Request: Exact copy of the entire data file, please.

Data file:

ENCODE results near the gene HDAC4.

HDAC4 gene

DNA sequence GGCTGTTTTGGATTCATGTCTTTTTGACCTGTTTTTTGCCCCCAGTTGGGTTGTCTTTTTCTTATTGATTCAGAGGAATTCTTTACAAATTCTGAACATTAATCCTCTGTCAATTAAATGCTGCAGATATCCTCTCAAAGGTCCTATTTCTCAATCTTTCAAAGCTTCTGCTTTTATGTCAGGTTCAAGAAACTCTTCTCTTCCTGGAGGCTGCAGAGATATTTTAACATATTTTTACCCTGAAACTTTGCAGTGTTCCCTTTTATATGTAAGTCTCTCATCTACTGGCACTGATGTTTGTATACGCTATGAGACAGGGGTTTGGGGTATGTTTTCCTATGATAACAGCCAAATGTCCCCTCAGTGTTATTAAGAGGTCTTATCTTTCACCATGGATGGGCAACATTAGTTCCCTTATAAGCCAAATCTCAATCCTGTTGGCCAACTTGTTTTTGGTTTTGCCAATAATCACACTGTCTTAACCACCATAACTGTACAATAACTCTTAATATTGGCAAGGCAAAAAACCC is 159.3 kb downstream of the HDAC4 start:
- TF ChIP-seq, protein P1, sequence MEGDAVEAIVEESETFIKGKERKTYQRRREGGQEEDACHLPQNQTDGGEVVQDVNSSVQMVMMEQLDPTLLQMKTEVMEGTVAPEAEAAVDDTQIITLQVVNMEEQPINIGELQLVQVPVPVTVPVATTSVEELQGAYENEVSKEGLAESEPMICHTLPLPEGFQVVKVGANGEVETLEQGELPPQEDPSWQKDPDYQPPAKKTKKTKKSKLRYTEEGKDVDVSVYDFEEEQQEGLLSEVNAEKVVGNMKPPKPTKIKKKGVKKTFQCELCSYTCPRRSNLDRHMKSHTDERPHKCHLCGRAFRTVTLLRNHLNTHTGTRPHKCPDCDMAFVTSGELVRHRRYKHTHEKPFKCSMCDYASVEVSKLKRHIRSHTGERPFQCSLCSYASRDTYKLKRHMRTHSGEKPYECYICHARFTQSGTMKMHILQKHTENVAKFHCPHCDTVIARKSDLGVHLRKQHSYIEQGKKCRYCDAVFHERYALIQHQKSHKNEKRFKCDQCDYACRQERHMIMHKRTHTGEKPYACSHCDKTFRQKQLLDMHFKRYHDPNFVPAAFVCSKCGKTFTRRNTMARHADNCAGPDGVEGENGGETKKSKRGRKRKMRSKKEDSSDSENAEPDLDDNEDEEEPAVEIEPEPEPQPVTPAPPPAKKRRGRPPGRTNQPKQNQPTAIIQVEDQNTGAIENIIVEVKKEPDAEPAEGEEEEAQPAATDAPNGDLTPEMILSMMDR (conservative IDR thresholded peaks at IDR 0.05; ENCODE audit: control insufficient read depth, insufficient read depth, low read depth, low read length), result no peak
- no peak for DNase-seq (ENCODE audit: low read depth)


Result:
ENCODE results near the gene HDAC4.

HDAC4 gene

DNA sequence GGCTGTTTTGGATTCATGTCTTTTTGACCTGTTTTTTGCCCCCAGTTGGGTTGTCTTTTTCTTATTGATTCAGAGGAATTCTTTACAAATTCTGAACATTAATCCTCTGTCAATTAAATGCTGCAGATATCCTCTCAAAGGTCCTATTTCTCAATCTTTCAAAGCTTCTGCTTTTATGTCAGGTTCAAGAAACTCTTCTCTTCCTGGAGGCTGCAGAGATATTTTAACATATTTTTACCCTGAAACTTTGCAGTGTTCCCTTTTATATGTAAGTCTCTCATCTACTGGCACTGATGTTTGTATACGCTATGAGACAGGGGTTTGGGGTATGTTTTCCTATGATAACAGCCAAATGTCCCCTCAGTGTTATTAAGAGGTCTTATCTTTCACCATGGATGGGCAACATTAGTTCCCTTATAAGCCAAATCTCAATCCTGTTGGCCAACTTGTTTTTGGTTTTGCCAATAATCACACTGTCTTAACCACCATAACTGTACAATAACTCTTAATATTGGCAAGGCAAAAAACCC is 159.3 kb downstream of the HDAC4 start:
- TF ChIP-seq, protein P1, sequence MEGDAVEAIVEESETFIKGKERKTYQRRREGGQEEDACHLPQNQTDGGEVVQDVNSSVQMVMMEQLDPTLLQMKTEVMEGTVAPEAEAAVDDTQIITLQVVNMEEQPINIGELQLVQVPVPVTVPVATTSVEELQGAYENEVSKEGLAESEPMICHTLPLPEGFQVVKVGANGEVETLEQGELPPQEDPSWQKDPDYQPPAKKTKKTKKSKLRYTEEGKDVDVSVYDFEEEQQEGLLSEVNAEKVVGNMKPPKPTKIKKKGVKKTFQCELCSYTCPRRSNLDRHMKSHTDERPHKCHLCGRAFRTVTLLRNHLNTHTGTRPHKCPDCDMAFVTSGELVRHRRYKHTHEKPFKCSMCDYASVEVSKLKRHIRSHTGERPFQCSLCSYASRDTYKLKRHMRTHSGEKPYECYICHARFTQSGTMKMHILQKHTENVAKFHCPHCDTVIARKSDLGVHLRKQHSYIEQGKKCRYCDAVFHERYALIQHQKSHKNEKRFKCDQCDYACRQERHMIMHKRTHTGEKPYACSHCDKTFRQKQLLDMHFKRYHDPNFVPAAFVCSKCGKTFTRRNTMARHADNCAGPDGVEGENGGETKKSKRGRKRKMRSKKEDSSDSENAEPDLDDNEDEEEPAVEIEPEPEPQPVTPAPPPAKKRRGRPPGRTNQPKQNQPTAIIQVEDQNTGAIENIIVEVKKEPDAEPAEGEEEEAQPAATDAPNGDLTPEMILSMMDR (conservative IDR thresholded peaks at IDR 0.05; ENCODE audit: control insufficient read depth, insufficient read depth, low read depth, low read length), result no peak
- no peak for DNase-seq (ENCODE audit: low read depth)